Everyone wants accountability, but to whom are students and schools ultimately accountable? The Straight As Act implies that education can be locally controlled and at the same time must be accountable to the state or federal government. How can this be? The answer is, it cant. At the moment we hand over our hard-earned wages via taxes to the government, a shift in power and control occurs. Government agents take our money for their projects and, under force of law, use it to force us to do something we may not want to do.
For example, if mandatory state assessment tests written in collusion with federal agents demand answers to questions that assess a students worldview and reveal how he acts and feels, the student becomes accountable to the federal agents for his feelings and actions, instead of to mom, dad, and teachers.
Straight As requires that the state certify to federal agents under Section 3(c)(5)(A)(i) that local schools are using the "state content standards, state student performance standards, and aligned assessments" a la Goals 2000, or at least are using the "aligned assessments" to measure the "degree of change from one school year to the next . . . " In the same section, item (C)(i) requires that the state, not the local school, decide what is a "satisfactory" assessment, and that the state set "performance objectives for all students . . . " (emphasis added.)
Donna Hearne is president of the Constitutional Coalition and a former official in the U.S. Department of Education.
Section 3(D) mandates that each state must have "developed and implemented a statewide system for holding its local educational agencies [schools] accountable for student performance." This eliminates local choice and mandates that each school use and improve each year on the state/federal governments choice of assessment tests.
Because of funding, the federal mandate that every child master the "state content and student performance standards and assessments" becomes the primary focus of education. To demand mastery of ideological state standards is to demand "state speech." It is interesting that Section 1120(a)(2) of H.R. 2, as it refers to private and religious schools, requires that all state and federal materials and services be "neutral, secular and nonideological."
Although H.R. 2 exempts home schools and private and religious schools from state mandates, the use of uniform state tests and the move toward Certificates of Mastery and other state-authorized stamps of approval for entrance into college and the job market belie that exemption.
"Teach the Test?"
The 400-page bill (H.R. 2) gets worse. Section 1119 provides funding for teacher training to ensure that all students master state standards. In other words, funds will be provided to teach teachers how to teach the tests. Because local schools are dependent on state and federal dollars (our tax dollars), they must demonstrate improvement each year or risk having the state take over the school.
The following three scenarios are already occurring: (1) Teachers are forsaking intellectual, in-depth teaching in favor of test content. State education bureaucrats are instructing teachers across the U.S. how to raise student test scores. Teachers report that they are being told to forget everything else and, "Just teach the test!" (2) Some teachers are advising "intellectually challenged" (i.e. slower) students to stay home on test days. After all, if their pay is tied to an increase in test scores, they will be motivated to find ways to increase the scores. (3) Teachers are using the eraser to change answers. There are currently a number of cases where teachers have been caught doing this and are under indictment.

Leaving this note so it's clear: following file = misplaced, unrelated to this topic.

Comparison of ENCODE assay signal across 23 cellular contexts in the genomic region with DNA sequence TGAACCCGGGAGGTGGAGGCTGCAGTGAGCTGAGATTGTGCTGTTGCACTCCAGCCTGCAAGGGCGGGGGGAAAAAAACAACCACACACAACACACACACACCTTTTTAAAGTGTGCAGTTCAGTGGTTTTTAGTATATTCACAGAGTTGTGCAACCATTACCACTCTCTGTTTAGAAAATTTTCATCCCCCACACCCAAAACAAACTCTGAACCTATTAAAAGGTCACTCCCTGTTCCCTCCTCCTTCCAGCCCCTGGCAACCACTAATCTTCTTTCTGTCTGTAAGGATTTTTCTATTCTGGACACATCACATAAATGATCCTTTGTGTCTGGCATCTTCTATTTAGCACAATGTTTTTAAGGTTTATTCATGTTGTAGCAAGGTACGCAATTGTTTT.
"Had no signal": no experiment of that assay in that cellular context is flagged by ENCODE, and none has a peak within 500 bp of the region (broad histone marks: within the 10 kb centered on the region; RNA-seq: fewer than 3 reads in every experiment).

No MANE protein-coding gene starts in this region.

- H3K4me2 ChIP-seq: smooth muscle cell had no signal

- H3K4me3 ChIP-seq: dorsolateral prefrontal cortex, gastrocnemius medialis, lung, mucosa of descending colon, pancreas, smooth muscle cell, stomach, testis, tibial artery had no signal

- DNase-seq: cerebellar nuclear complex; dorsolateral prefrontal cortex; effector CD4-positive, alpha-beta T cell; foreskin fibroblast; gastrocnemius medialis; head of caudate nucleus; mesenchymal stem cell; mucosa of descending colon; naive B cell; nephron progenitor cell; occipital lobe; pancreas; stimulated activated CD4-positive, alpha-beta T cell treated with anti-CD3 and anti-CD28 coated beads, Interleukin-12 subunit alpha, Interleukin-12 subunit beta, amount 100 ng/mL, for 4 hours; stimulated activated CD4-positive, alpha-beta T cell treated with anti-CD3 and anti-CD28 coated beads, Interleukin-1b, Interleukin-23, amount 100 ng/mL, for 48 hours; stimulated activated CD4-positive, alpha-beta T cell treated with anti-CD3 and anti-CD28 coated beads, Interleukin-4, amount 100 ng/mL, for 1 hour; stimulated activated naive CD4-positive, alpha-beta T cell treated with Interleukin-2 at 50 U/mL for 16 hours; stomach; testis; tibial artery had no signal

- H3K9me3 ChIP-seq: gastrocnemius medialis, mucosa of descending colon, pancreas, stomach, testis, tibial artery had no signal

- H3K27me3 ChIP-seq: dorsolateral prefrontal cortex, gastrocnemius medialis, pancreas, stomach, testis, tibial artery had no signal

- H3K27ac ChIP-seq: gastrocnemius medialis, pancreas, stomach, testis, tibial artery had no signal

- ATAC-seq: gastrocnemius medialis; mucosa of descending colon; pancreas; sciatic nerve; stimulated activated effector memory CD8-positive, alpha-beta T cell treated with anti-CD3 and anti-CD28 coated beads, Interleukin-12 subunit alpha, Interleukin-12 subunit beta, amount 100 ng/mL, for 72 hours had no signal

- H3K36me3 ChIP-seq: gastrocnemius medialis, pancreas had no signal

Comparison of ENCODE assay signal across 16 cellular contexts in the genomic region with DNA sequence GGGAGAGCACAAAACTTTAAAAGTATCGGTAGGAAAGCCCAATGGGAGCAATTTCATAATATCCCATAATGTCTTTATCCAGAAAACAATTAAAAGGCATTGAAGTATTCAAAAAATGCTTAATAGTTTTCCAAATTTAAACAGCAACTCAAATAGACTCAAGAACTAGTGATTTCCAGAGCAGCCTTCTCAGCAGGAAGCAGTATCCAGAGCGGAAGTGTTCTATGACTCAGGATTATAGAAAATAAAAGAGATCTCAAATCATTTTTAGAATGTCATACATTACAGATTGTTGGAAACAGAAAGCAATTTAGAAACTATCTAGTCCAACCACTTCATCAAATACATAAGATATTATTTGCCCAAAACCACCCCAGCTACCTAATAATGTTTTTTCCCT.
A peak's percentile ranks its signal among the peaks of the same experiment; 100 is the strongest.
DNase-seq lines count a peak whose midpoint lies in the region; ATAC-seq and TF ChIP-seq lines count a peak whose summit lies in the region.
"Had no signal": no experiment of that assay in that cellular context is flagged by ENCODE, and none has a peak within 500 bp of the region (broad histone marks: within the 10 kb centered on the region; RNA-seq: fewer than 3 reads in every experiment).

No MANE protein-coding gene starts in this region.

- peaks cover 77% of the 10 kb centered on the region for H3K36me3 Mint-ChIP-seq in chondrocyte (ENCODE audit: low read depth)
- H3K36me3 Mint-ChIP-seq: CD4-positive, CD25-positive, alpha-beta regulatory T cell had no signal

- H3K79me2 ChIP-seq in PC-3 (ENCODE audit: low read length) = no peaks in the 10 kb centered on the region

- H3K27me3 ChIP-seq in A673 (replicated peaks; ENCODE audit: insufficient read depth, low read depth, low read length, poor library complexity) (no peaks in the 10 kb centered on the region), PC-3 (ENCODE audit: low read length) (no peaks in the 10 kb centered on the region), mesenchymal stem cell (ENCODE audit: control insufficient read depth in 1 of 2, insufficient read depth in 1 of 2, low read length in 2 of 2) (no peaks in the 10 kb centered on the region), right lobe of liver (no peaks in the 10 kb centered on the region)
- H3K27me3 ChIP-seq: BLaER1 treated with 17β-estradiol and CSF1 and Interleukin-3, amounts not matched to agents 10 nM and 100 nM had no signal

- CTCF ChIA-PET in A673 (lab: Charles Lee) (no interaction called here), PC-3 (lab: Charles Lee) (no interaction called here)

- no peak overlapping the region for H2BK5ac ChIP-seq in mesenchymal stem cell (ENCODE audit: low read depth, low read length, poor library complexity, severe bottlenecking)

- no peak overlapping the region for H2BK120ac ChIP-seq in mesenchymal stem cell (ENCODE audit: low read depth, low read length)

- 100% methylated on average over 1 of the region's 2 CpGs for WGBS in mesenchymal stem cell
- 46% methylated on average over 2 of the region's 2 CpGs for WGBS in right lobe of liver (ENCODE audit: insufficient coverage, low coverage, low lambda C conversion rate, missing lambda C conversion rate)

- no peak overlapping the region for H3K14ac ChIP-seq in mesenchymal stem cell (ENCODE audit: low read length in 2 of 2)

Add to this mix the fact that funds are tied to assessment test scores that are not objective, but are subjective, and you have the potential for gross injustice. Is it fair that the test scorers opinion can make or break the future of a child, a teacher, or a school? Particularly onerous is the Straight As mandate (6)(A)(v) that "all students in the state . . . make substantial gains in achievement." (emphasis added.) Who defines "substantial"?
Section 1118(b) of H.R. 2 provides funds to "assist" parents to "understand the states content standards and state student performance standards . . . [and] state and local assessments." But parents are forbidden to see the tests their children are taking, and the U.S. Department of Education is still the ultimate education authority. Its the "same ol- same ol federal control. To paraphrase President Reagans famous quote: "There they go again!"
Our nation is, was, and will continue to be free only when our government is based on the following forgotten principle in our Declaration of Independence: Men are "endowed by their Creator with certain unalienable Rights . . . That to secure these rights, Governments are instituted among Men, deriving their just powers from the consent of the governed."
The forgotten principle that government is accountable to the citizen, and tat the citizen is accountable to God, not government, must be reintroduced. We should make our Congressmen and Senators aware that the Straight As Act and the ESEA reauthorization not only violate this crucial premise of freedom, but also the wisdom of traditional education. Parents and classroom teachers, not government agents, are the best judges of whether Johnny is learning academics. Accountability must be to them.
The House and Senate Education Committees would be true to the Declaration of Independence and the Constitution if they would replace all sections of the Straight As Act which say "accountability to state and federal agents" with "accountability to parents, guardians and the local school." The only requirement for receiving state and federal money should be a "full disclosure to parents and citizens by the local schools of the results of locally-selected, academic, objectively-measured, intellectual, knowledge-based achievement tests."
Why have we allowed government agents the power to demand that we be
accountable to them, using our money as the enforcement stick? Accountability of
government to its citizens preserves freedom; accountability of citizens to
government leads them into slavery. The Straight As Act is a perversion of the
word "accountability." For our childrens sake, we must define accountability the
way the Declaration and Constitution do, and thereby preserve our freedom.
Donna Hearne is president of the Constitutional Coalition and a former official in the U.S. Department of Education.
Editors note: Bill section numbers may have changed in the final versions, which were not posted as we went to press.